Pittsburgh Medical Malpractice Law Firm: Pulmonary Embolism
Pulmonary embolism is a leading cause of hospital deaths and your doctor is responsible for diagnosing this condition and taking precautionary steps to prevent it. Pulmonary embolism is a common and sometimes lethal condition that affects all age groups. It occurs when an artery in your lung becomes blocked by a blood clot, preventing the exchange of gases necessary for survival. This often happens to patients in hospitals when they have to be immobilized for a period of time. In most cases, blood clots travel to the lungs from another part of the body to form a blockage. Capable doctors are able to identify the symptoms of pulmonary embolism such as shortness of breath, rapid breathing, chest pain, swelling, leg pain, a bad cough, coughing up blood, dizziness or loss of consciousness.
Pulmonary embolism is often caused by deep venous thrombosis, in which a blood clot blocks a deep vein. DVT can be diagnosed by various tests. Unfortunately, these precautions are not always taken and the results can be fatal.
The American College of Chest Physicians has spent a great deal of time in studying deep venous thrombosis and pulmonary embolism. They have done so because of the recognition that when a pulmonary embolism does occur, it can lead to death. As a consequence, the American College of Chest Physicians mandates that all patients admitted to the hospital undergo a risk stratification for deep venous thrombosis and pulmonary embolism. According to the American College of Chest Physicians, patients are either at a low, moderate or high risk for DVT and pulmonary embolism. Depending upon what category the patient is placed into, patients should be given preventative measures in order to reduce the risk of this condition. These preventive measures include using anticoagulants such a Heparin and Coumadin. Other measures are the use of graduated compression stockings that steadily squeeze the patient's legs, helping the veins and leg muscles move blood more efficiently so that clotting does not occur. The use of compression stockings in combination with medication is much more effective in preventing deep venous thrombosis. In addition, elastic stockings, also known at TED hose can be used in order to compress the veins.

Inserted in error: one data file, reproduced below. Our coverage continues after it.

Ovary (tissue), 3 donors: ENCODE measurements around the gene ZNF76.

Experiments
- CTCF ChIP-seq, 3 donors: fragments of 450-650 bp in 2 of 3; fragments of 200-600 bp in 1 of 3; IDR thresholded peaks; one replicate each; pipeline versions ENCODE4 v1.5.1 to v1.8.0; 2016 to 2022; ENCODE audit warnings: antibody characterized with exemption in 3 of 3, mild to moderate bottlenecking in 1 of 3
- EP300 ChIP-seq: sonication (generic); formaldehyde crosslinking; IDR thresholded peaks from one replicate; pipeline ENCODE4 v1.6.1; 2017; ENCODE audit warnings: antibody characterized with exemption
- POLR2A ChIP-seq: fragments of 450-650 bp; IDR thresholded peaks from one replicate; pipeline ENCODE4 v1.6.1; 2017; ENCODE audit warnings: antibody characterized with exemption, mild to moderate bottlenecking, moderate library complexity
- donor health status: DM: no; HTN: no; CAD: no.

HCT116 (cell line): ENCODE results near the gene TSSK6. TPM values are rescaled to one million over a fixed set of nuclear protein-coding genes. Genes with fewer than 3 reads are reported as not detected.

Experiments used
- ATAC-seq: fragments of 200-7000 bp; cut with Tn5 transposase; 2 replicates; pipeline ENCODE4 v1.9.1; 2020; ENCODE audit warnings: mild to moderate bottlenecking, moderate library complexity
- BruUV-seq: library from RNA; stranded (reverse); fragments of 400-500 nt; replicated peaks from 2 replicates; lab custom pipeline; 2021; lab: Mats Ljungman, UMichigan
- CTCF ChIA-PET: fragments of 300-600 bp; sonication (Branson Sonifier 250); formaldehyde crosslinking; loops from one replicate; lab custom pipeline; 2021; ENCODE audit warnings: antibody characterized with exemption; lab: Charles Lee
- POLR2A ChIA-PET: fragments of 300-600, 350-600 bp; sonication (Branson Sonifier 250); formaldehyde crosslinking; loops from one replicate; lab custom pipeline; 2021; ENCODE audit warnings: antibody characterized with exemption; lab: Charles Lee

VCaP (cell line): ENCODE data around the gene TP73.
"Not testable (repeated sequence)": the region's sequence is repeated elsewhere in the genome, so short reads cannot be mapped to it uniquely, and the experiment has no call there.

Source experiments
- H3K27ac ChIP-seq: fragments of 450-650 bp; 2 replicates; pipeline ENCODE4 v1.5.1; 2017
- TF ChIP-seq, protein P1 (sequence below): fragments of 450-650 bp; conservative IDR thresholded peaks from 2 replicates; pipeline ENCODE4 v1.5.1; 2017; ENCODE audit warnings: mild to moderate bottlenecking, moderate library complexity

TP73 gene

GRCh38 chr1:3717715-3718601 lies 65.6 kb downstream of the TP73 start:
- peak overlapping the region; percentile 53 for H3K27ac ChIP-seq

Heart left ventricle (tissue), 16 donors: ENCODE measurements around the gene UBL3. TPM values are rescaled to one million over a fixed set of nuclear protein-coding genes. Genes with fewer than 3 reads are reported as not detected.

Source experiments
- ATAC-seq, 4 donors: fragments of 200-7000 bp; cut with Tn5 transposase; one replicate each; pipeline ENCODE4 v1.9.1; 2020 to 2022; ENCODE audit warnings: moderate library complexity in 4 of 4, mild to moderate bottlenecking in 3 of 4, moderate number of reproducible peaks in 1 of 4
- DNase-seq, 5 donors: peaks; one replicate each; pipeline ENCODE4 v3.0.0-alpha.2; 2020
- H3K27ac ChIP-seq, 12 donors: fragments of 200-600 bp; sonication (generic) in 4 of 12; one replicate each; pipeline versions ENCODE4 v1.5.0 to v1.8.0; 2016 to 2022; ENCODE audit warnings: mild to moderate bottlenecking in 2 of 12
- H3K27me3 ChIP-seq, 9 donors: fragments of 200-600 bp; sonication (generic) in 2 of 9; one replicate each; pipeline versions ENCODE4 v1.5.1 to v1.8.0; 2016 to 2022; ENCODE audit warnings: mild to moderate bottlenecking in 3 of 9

Pneumatic compression stockings are also often used. This form of stocking uses high-high or calf-high cuffs that automatically inflate every few minutes in order to massage and squeeze veins in the legs. Pneumatic compression can drastically decrease the risk of blood clots, which cause pulmonary embolism.
Last but not least, patients are encouraged to engage in physical activity, particularly after surgical procedures in order to prevent blood clots from forming in the legs. This is the reason why nurses will encourage patients to get out of bed, even when in pain, in order to reduce the risk of clot formation.
If you or someone you love has suffered from a pulmonary embolism during a hospital stay, or after being discharged from the hospital, it may very well be that the pulmonary embolism could have been prevented. If you or a loved one has been a victim of professional negligence, the Pittsburgh medical malpractice law firm of Rosen Louik & Perry, P.C., stands ready to investigate the case, discover what occurred during the hospitalization, and inform you whether medical malpractice contributed to your injury or your loved one's injury or death. Our lawyers have experience dealing with a broad range of medical malpractice suits including those involving pulmonary embolism. If you would like one of our medical malpractice attorneys to review a case involving pulmonary embolism, call or email our Pittsburgh office to arrange a free consultation and case evaluation.